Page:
Are your sales are slipping or have you been losing customers to your competition? Or is it a case that your brand simply isn’t performing as well as it did previously?
Regardless of how successful your brand has been or is at present, at some point in its life cycle every brand needs re-evaluation and revitalisation to stay relevant and keep up with changing trends and market demands to ensure its continued healthy growth and profitability.
Rebranding strategy or brand revitalisation can take many forms. A business may choose to make small but significant changes that affect the subtle ways customers perceive their brand, or it may embark on a massive rebranding campaign that transforms every aspect of the brand, giving it a whole new tone and stronger market position.
As with any effective branding strategy, your decision to revitalise your brand should be based on a thorough brand health check or evaluation which includes reviewing what’s going wrong or what should be improved and so forth, to ensure you implement a rebranding strategy that will deliver the required results.
A brand audit, brand health check or brand review typically underpins the first stage of any rebranding strategy and it’s the first stage we engage in when working with any of our clients using our Audit Analysis Accelerator™ system. The insights and outputs from the brand health check are then what help us decide which combination of rebranding strategies are then best suited to our clients needs. The following nine brand revitalisation strategies are examples of some of methodologies we often consider and deploy amongst a full array of different approaches when developing solutions to help re-energise or revitalise our clients brands.
9 Strategies to Revive Your Lagging Brand
Here are nine strategies you can use to revive a lagging brand, to recover and even expand your brand influence, your market share, and your profitability.
1. Become Customer-Centric
Your customers are vital to the success of your brand. If you’re experiencing problems with a flagging brand, one highly effective way to turn things around can be to really focus on them—essentially, to find out what your customers want, and give it to them. Of course, this is not a simple process. But with market research, insights, and thorough planning, you can identify the needs or desires of your target audience, and restructure your brand to deliver.
Image via www.delta.com
As an example, Delta Airlines recently instituted a more customer-centric approach that saved the organisation from near-certain failure. Facing near bankruptcy, the airline turned things around in 2013 by identifying and focusing on the things that mattered to their customers.
Some of the customer-focused changes Delta implemented for their brand revitalisation included:
- Bringing back Red Coats—highly visible, “elite” customer service agents who are empowered to solve passenger issues on the spot, rather than going through management
- Adding WiFi to their flights sooner than their competitors
- Implementing a “flat tire” policy that lets passengers waive change fees and get seats on the next available flight if they’re delayed by unforeseen circumstances
- Improving performance and efficiency to achieve 95% on-time performance with no flight cancellations
The move towards increased customer service saved the company, and restored Delta to one of the top airline brands.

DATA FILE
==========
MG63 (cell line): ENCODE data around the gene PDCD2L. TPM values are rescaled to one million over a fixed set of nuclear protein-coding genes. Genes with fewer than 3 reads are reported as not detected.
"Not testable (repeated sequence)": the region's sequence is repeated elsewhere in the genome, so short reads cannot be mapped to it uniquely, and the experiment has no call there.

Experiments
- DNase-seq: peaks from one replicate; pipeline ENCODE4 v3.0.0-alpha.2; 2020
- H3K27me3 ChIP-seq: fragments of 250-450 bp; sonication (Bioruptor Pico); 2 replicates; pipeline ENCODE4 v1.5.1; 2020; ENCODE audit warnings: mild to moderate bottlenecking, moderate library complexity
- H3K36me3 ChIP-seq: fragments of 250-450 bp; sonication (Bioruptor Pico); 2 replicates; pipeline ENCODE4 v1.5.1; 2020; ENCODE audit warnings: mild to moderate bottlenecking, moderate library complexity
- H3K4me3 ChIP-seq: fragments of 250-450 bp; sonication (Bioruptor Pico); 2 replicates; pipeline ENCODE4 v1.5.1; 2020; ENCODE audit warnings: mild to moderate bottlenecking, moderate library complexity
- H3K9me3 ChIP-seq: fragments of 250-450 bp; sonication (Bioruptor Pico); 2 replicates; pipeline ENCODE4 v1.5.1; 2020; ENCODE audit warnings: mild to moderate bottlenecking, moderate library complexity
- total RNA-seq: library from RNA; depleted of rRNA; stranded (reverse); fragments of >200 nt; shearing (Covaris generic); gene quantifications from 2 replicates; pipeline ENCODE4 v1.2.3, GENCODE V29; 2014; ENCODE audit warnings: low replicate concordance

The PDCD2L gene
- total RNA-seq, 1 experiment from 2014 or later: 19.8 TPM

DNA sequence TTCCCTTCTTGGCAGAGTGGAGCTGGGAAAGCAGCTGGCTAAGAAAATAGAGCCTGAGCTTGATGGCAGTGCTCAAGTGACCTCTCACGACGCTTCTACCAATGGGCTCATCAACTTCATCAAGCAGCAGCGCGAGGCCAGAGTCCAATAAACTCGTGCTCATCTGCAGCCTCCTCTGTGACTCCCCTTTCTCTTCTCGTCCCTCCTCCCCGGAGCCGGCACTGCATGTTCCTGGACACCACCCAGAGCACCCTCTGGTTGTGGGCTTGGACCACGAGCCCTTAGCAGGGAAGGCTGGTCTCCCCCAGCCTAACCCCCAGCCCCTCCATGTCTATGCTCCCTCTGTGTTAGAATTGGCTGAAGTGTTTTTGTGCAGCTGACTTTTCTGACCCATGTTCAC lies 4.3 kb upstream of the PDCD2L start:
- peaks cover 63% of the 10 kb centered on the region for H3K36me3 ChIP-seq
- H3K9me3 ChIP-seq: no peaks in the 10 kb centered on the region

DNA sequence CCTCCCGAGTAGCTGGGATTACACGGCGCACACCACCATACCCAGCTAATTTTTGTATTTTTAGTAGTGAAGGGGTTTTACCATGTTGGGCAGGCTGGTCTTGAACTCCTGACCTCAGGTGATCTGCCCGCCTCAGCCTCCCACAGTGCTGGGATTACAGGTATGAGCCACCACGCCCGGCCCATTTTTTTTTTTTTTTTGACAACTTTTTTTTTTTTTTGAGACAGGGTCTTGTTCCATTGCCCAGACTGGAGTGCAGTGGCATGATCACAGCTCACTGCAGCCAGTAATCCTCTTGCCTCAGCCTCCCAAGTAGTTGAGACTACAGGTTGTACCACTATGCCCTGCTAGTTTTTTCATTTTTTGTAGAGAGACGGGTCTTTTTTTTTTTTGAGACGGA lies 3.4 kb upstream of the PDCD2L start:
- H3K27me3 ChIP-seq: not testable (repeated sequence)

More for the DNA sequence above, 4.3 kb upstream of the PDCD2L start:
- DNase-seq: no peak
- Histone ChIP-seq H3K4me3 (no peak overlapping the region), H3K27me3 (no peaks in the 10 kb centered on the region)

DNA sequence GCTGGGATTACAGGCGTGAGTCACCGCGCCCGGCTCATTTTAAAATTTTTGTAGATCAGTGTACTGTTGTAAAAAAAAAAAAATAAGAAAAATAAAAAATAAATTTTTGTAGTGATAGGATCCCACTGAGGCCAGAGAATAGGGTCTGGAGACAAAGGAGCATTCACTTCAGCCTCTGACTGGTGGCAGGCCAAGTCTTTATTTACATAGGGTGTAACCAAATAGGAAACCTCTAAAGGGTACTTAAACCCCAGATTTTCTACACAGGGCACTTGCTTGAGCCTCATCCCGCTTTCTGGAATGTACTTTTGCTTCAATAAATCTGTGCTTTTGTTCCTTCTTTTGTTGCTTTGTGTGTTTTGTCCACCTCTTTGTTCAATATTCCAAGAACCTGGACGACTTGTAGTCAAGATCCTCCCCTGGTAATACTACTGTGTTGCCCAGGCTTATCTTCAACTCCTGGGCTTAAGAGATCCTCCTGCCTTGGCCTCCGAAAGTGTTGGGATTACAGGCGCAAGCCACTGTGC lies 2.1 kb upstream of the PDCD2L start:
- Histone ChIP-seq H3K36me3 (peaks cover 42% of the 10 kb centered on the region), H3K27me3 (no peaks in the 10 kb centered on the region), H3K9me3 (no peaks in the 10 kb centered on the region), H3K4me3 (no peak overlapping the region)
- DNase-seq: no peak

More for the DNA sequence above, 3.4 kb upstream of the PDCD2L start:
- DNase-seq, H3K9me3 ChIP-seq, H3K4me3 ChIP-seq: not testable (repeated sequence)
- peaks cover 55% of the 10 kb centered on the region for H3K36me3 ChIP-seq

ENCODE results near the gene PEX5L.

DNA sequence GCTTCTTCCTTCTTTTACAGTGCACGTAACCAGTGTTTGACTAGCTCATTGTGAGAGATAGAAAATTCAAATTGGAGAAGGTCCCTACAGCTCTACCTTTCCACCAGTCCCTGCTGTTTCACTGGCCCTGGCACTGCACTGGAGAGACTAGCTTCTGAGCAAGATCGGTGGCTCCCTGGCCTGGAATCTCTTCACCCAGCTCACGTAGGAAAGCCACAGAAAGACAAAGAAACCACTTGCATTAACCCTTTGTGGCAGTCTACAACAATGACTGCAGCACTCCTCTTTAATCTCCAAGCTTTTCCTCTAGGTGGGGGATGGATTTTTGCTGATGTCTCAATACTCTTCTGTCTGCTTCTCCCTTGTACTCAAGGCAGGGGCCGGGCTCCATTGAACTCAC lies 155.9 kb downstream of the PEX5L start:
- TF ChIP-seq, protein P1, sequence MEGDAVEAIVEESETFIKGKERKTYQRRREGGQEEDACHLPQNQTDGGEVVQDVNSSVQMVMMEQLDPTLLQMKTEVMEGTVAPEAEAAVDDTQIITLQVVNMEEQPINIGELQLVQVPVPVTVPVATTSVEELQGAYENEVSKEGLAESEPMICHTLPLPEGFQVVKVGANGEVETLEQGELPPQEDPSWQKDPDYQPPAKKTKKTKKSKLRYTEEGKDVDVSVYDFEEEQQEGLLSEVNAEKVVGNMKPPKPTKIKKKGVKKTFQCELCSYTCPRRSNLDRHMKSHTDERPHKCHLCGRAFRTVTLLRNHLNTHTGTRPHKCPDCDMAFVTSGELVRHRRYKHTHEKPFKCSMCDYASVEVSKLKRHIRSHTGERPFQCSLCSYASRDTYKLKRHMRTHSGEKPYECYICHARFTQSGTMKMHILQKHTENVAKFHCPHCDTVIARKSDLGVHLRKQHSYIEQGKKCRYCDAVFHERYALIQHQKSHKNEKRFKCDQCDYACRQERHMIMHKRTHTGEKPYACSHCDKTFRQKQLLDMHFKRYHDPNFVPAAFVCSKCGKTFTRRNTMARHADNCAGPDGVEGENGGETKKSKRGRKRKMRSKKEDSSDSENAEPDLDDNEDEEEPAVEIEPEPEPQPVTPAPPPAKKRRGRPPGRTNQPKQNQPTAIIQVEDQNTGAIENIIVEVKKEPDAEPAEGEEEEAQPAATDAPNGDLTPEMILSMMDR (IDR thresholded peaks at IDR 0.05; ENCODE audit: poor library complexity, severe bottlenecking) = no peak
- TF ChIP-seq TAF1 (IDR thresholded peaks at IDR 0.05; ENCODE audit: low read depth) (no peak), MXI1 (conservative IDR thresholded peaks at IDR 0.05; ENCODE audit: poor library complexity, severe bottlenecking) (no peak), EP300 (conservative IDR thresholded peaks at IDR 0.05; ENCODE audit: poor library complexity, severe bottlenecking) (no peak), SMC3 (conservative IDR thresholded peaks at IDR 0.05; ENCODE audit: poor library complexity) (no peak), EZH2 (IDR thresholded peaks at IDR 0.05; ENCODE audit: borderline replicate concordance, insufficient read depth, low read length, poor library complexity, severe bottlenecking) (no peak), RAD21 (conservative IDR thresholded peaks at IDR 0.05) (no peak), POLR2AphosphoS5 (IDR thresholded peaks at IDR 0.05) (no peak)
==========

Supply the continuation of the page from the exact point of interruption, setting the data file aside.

For a faltering brand, a name change can have a powerful effect. Renaming your brand can enable you to start with a clean slate, and go a long way towards reversing any negative perceptions that might have been associated with the previous name.
The New Zealand deer industry overcame preconceived notions about their venison products, particularly in the American market, by renaming their offerings “Cervena” as a way to differentiate from other venison brands.
Image via www.cervena.com
Brand name changes can also be effective when the new name is more reflective of your brand platform and values. Recently, New Zealand dairy product company Fonterra launched a rebranding campaign by changing the names of their RD1 stores to the more descriptive and engaging “Farm Source”.
Image via www.fonterra.com
In addition to the name change, Fonterra deployed a farmer-centric marketing strategy that highlights the provenance and roots of their products which creates stronger connections, transparency and authenticity for customers.
3. Streamline and Simplify
As brands grow, they may often experience slowdowns or lagging sales due to the expansion itself. Brand growth can result in sprawling product lines, confusing offerings, and diluted brand cohesion across the organisation. If your brand is suffering from dilution through growth and expansion efforts, a streamlined strategy can help you recover from falling sales and diminished brand recognition.
Technology company IBM successfully used this type of strategy to recover from substantial losses and setbacks due to increasing competition. In 1993, the company experienced a quarterly loss of $8 billion—which represented the largest corporate loss in history at the time. IBM’s successful revitalisation strategy was a return to the basics. The company discontinued business areas that didn’t align with its core competencies and focused on just three areas: hardware, business software, and IT services. Today, IBM remains one of the most successful global technology companies.
4. Reach Out to Your Community
Similar to appealing to customers, becoming a community-oriented brand can help you revitalise your image and revive lagging sales. Focusing your brand strategies on community connection and outreach can help you build a strong and engaging brand image—and in many cases can help you capture word-of-mouth, the most powerful marketing method for any brand.